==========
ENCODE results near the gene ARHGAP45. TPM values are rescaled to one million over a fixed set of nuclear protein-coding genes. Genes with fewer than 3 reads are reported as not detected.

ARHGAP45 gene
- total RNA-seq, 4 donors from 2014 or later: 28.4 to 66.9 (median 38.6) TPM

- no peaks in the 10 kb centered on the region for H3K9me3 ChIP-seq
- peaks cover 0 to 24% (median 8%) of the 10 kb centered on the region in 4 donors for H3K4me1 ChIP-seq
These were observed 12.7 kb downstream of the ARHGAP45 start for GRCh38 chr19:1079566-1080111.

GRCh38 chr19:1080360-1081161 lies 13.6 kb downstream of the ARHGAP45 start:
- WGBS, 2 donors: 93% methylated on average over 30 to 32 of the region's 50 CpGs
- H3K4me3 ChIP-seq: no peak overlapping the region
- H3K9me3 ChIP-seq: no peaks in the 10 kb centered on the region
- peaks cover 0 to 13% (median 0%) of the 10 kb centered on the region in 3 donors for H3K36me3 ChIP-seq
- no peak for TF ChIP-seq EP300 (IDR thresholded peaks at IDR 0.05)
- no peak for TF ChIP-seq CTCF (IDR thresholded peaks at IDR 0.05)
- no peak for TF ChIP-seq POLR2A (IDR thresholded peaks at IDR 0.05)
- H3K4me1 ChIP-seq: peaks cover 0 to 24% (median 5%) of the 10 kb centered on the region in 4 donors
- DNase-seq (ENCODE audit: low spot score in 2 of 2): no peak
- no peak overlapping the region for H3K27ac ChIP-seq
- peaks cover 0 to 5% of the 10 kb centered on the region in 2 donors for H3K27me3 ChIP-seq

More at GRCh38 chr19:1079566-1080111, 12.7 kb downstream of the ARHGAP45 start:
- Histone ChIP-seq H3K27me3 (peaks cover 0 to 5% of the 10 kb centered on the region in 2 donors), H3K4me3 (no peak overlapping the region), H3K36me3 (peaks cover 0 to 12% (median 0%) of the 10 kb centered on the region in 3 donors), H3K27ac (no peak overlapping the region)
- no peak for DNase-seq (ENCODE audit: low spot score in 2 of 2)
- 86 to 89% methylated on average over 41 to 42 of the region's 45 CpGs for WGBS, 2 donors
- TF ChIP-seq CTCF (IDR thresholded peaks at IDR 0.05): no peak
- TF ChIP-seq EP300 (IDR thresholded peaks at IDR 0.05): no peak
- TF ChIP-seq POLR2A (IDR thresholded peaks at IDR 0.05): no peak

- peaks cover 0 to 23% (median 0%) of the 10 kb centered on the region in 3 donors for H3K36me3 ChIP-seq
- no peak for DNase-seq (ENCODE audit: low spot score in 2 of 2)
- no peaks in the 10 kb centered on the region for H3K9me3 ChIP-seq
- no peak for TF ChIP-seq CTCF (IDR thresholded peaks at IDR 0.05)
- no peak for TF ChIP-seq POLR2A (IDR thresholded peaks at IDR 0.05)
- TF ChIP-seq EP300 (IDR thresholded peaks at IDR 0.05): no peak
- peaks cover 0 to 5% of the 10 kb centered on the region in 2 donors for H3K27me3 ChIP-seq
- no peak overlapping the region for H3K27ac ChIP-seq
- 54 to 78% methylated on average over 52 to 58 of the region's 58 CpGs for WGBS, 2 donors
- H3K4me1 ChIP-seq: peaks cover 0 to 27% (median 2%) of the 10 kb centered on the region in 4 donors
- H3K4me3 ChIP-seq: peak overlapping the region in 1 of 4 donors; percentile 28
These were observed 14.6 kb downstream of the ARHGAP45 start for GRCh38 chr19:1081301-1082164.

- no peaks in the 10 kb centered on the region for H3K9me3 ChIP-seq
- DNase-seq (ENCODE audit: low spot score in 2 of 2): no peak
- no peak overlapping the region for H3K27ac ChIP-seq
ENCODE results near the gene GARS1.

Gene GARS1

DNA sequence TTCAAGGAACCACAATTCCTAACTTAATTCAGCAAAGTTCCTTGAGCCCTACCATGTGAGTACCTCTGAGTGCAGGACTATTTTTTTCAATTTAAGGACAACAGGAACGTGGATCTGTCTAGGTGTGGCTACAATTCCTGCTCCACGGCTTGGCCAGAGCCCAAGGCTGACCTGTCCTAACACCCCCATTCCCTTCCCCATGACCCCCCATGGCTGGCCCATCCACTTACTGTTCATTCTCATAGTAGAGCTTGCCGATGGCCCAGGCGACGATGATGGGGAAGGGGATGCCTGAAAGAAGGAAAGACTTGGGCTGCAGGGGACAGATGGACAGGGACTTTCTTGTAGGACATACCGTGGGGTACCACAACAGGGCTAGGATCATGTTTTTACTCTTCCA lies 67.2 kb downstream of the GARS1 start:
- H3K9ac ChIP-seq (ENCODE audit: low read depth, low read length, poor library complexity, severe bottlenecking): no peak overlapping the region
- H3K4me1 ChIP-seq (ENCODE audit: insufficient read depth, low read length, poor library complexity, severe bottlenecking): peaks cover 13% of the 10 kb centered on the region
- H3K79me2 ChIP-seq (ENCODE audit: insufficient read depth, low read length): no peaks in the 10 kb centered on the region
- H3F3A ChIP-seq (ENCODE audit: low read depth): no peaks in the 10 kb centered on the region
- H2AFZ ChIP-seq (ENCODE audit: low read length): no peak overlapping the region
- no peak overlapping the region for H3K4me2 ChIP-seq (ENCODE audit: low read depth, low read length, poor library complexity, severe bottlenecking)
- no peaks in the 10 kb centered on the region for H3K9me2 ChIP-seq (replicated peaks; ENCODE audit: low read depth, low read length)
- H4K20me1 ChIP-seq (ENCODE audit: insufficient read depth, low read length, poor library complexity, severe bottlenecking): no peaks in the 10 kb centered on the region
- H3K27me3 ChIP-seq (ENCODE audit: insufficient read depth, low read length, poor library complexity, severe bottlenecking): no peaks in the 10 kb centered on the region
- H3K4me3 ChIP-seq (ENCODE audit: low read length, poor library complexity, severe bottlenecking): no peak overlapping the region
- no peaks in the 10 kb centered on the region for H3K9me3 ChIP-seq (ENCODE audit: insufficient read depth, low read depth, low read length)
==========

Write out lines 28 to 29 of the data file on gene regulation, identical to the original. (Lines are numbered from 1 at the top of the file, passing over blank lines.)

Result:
- no peaks in the 10 kb centered on the region for H3K9me3 ChIP-seq
- no peak for TF ChIP-seq CTCF (IDR thresholded peaks at IDR 0.05)